Communicating the Lessons of Prohibition
In recent months, a fascination with the culture of Prohibition has taken hold in our country, as HBO’s popular Prohibition-era television series Boardwalk Empire launched its second season and renowned director Ken Burns’ three-part television documentary, Prohibition, premiered in October. The impressive ratings for each of these productions reveal America’s strong interest in this compelling, yet dark, chapter in our nation’s history.
By bringing the unintended consequences of Prohibition and the failures of this one-size-fits-all system back to life on screen, these dramatic depictions shine a national spotlight on the important role that Prohibition played leading up to the 21st Amendment. American Beverage Licensees (ABL) members and beer distributors across the country know that the repeal of the 18th Amendment and national Prohibition, and the lessons learned from it, paved the way for today’s effective system of state-based alcohol controls. Society’s renewed interest in this time period offers a valuable opportunity for us to further educate the public about the origin and benefits of today’s system of alcohol controls. As an industry, it’s important that we come together to communicate the lessons of Prohibition and the success of the system we have today.
The U.S. Constitution was written to ensure “the blessings of liberty” for all its citizens. Yet the 18th Amendment stands apart as an amendment specifically designed to limit, not advance, individual freedoms. Enacted in 1919, the 18thAmendment banned the manufacture, sale, and transportation of alcohol within the United States. Thus began the era of Prohibition that remained the law of the land for 13 long years before it was repealed by the 21st Amendment.
Prior to Prohibition, alcohol abuse was widespread. However, instead of dealing with the issue through appropriate regulation, a wide variety of political interests aligned and a one-size-fits-all, nationwide approach was adopted – banning alcohol outright. The effort drove drinking underground, created celebrity gangsters and made a mockery of our justice system. The well heeled continued to imbibe, while working class men and women were often targeted for violating the Volstead Act and jailed for drinking.
At one end of the spectrum, excessive and unconstrained consumption prior to Prohibition led to the backlash. The result was that the Constitution was used not to balance freedom with responsibility but to criminalize a behavior that had previously been legal. Nonetheless, what happened after Prohibition’s repeal is where our government got it right and restored the Constitution to a consistently positive force.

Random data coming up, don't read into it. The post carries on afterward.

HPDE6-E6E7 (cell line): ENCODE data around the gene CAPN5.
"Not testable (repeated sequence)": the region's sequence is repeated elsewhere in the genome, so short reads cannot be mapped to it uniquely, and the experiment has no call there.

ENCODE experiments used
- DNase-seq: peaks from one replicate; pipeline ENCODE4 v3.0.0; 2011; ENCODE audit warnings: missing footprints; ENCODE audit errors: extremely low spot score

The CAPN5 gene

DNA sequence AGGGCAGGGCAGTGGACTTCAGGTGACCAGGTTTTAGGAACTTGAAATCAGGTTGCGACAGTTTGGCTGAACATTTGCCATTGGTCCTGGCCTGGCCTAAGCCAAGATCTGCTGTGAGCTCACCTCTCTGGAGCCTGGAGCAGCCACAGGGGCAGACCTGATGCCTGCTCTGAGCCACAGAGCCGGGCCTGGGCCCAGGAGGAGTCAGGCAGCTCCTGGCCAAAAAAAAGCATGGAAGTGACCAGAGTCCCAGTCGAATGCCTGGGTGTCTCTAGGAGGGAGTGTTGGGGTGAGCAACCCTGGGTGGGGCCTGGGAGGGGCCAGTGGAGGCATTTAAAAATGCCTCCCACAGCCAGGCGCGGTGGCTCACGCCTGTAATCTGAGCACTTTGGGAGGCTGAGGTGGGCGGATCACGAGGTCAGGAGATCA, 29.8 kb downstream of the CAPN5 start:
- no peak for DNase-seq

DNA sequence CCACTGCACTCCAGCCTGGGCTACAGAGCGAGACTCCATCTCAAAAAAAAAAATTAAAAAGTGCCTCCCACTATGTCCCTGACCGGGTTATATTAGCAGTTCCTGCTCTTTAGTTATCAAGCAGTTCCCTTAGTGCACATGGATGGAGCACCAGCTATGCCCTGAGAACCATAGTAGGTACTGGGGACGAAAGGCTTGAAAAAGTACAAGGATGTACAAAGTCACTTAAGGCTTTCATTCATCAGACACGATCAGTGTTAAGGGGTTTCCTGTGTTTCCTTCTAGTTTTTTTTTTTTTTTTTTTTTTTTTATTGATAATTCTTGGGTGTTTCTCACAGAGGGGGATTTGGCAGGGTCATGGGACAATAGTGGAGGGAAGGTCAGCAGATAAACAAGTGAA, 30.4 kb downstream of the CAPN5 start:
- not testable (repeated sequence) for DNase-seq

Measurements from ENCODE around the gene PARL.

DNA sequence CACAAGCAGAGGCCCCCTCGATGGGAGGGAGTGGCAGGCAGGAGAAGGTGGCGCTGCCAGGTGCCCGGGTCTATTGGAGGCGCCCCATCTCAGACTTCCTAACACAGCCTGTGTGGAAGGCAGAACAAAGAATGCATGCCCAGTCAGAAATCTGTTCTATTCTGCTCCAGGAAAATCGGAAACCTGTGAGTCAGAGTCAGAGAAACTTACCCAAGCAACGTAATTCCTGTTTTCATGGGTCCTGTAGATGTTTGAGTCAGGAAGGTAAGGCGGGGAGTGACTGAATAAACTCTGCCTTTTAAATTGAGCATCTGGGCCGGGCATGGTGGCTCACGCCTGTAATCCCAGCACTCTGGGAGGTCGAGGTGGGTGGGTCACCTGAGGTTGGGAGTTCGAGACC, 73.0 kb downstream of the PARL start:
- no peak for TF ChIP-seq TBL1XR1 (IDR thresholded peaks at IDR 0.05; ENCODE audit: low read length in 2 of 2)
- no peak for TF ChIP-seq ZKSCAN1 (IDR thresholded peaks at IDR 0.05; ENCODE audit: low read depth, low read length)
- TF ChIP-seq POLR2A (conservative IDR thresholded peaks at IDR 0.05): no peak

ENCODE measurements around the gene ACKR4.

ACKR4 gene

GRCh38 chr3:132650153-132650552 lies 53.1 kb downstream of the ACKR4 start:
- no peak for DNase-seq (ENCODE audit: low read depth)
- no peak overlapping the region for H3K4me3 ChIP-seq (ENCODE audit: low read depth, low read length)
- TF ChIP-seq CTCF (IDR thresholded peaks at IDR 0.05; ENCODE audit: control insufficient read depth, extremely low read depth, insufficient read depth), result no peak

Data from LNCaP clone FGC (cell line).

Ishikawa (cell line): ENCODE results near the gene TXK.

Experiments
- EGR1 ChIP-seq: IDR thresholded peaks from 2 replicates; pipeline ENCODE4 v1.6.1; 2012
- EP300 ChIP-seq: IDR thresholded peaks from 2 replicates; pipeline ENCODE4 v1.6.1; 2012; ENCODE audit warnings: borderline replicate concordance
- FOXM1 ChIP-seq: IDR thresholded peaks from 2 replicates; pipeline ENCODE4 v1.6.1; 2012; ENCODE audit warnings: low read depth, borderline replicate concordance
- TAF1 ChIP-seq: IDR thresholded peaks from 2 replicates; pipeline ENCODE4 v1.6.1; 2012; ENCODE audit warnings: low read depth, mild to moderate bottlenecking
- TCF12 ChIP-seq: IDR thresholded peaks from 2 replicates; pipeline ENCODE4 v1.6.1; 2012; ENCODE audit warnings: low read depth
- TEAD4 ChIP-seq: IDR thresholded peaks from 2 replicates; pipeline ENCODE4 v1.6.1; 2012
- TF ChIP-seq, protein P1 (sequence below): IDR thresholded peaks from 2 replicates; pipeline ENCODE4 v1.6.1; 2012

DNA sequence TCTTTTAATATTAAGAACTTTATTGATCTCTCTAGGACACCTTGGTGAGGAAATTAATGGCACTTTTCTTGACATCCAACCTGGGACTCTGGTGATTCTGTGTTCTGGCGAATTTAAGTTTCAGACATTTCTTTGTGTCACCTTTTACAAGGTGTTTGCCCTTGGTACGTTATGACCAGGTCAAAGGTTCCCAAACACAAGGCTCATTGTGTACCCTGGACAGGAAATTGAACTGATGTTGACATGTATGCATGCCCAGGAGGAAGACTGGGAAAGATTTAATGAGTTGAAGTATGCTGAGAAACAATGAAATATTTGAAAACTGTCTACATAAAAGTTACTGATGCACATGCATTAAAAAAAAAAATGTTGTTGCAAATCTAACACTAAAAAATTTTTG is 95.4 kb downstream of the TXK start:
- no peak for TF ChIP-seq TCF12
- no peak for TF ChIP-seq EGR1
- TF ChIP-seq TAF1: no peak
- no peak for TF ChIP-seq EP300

Following ratification of the 21st Amendment in 1933, the easiest thing for elected politicians to do would have been simply to walk away from their duty to promote the general welfare and let the nation slip back to a pre-Prohibition, anything-goes arrangement. Instead, because it had been made clear that alcohol is different than other consumer products, national leaders took the harder path, learned from the mistake of Prohibition and created a system of safeguards within a competitive market that delicately balances vastly competing interests.
The 21st Amendment essentially hit the reset button, but this time it eschewed the strongly federalized role for alcohol policy and made it clear that individual states have the right to decide what’s best for them. The result today is a locally accountable and dynamic system that offers widespread access for adults, generates inter-brand competition, enacts controls that are reflective of citizens’ attitudes about alcohol and provides revenue through taxation. As members of the local communities where they do business, ABL members and beer distributors know that this local oversight is key because communities are impacted when alcohol is consumed to the extreme or by underage youth.
Balancing the access that consumers want with the safeguards that commonsense requires is no easy feat. While not perfect, the system works well today. In the beer industry, America’s distributors deliver more than 13,000 diverse labels by producers large and small to restaurants, bars and retailers coast-to-coast. At the same time, states apply differing controls that reflect the respective desires of their citizens. States also enact and enforce tough drunk driving laws and they monitor producers, distributors and retailers to ensure that those involved with the manufacture, sale or transportation of alcohol are held to a higher standard of responsibility.
All of us – the alcohol industry, government and individuals – have a role to play in ensuring the proper treatment of alcohol in our society. There are myriad views and, yes, competing interests, surrounding this socially-sensitive product. Yet, if we’ve learned anything from the experience of Prohibition, it’s that civil discourse can help us find common ground and lead to a reasoned, balanced approach where society is the ultimate beneficiary.
So as we look back on the lessons of Prohibition, we can raise a glass – legally – to toast its repeal and today’s effective system that guards against the excesses and abuses that led to Prohibition in the first place. And that’s a story worth telling.
National Beer Wholesalers Association President & CEO Craig Purser provides industry commentary each quarter for ABL Insider, a publication of American Beverage Licensees (ABL), a national trade association for retail alcohol beverage license holders across the United States. Each column provides insight on issues of concern to beer distributors, their retail partners and others in the alcohol beverage industry. To learn more about ABL Insider, please visit http://ablusa.org/news/abl-insider.